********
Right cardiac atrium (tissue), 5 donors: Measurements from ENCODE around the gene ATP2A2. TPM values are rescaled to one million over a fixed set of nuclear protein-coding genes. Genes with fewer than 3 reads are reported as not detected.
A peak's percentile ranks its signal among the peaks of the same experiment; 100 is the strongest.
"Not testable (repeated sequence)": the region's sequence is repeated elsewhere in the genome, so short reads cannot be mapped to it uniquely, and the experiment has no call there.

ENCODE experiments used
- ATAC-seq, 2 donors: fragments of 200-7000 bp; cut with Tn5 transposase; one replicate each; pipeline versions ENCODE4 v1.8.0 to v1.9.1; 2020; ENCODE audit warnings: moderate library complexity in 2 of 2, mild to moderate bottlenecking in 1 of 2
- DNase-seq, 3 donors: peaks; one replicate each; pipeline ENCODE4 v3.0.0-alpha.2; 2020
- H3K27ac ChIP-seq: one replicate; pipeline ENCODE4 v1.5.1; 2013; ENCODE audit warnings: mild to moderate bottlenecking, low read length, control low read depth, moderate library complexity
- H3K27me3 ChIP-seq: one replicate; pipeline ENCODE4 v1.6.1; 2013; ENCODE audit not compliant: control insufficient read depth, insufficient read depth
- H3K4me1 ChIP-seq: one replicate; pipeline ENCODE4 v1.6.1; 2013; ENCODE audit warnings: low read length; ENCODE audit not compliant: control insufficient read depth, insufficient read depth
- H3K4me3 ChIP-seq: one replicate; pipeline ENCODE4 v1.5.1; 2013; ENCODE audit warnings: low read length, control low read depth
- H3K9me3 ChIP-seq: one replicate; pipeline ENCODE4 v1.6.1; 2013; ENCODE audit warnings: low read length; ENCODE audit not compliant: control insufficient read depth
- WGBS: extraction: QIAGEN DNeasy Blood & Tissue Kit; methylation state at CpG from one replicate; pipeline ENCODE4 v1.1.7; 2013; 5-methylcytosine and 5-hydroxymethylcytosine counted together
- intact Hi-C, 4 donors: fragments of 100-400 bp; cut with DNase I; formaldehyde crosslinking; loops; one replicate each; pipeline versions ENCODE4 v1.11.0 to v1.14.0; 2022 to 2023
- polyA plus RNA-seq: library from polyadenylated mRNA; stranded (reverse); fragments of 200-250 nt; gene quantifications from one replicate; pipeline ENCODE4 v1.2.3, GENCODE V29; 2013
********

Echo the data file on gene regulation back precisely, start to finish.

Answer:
Right cardiac atrium (tissue), 5 donors: Measurements from ENCODE around the gene ATP2A2. TPM values are rescaled to one million over a fixed set of nuclear protein-coding genes. Genes with fewer than 3 reads are reported as not detected.
A peak's percentile ranks its signal among the peaks of the same experiment; 100 is the strongest.
"Not testable (repeated sequence)": the region's sequence is repeated elsewhere in the genome, so short reads cannot be mapped to it uniquely, and the experiment has no call there.

ENCODE experiments used
- ATAC-seq, 2 donors: fragments of 200-7000 bp; cut with Tn5 transposase; one replicate each; pipeline versions ENCODE4 v1.8.0 to v1.9.1; 2020; ENCODE audit warnings: moderate library complexity in 2 of 2, mild to moderate bottlenecking in 1 of 2
- DNase-seq, 3 donors: peaks; one replicate each; pipeline ENCODE4 v3.0.0-alpha.2; 2020
- H3K27ac ChIP-seq: one replicate; pipeline ENCODE4 v1.5.1; 2013; ENCODE audit warnings: mild to moderate bottlenecking, low read length, control low read depth, moderate library complexity
- H3K27me3 ChIP-seq: one replicate; pipeline ENCODE4 v1.6.1; 2013; ENCODE audit not compliant: control insufficient read depth, insufficient read depth
- H3K4me1 ChIP-seq: one replicate; pipeline ENCODE4 v1.6.1; 2013; ENCODE audit warnings: low read length; ENCODE audit not compliant: control insufficient read depth, insufficient read depth
- H3K4me3 ChIP-seq: one replicate; pipeline ENCODE4 v1.5.1; 2013; ENCODE audit warnings: low read length, control low read depth
- H3K9me3 ChIP-seq: one replicate; pipeline ENCODE4 v1.6.1; 2013; ENCODE audit warnings: low read length; ENCODE audit not compliant: control insufficient read depth
- WGBS: extraction: QIAGEN DNeasy Blood & Tissue Kit; methylation state at CpG from one replicate; pipeline ENCODE4 v1.1.7; 2013; 5-methylcytosine and 5-hydroxymethylcytosine counted together
- intact Hi-C, 4 donors: fragments of 100-400 bp; cut with DNase I; formaldehyde crosslinking; loops; one replicate each; pipeline versions ENCODE4 v1.11.0 to v1.14.0; 2022 to 2023
- polyA plus RNA-seq: library from polyadenylated mRNA; stranded (reverse); fragments of 200-250 nt; gene quantifications from one replicate; pipeline ENCODE4 v1.2.3, GENCODE V29; 2013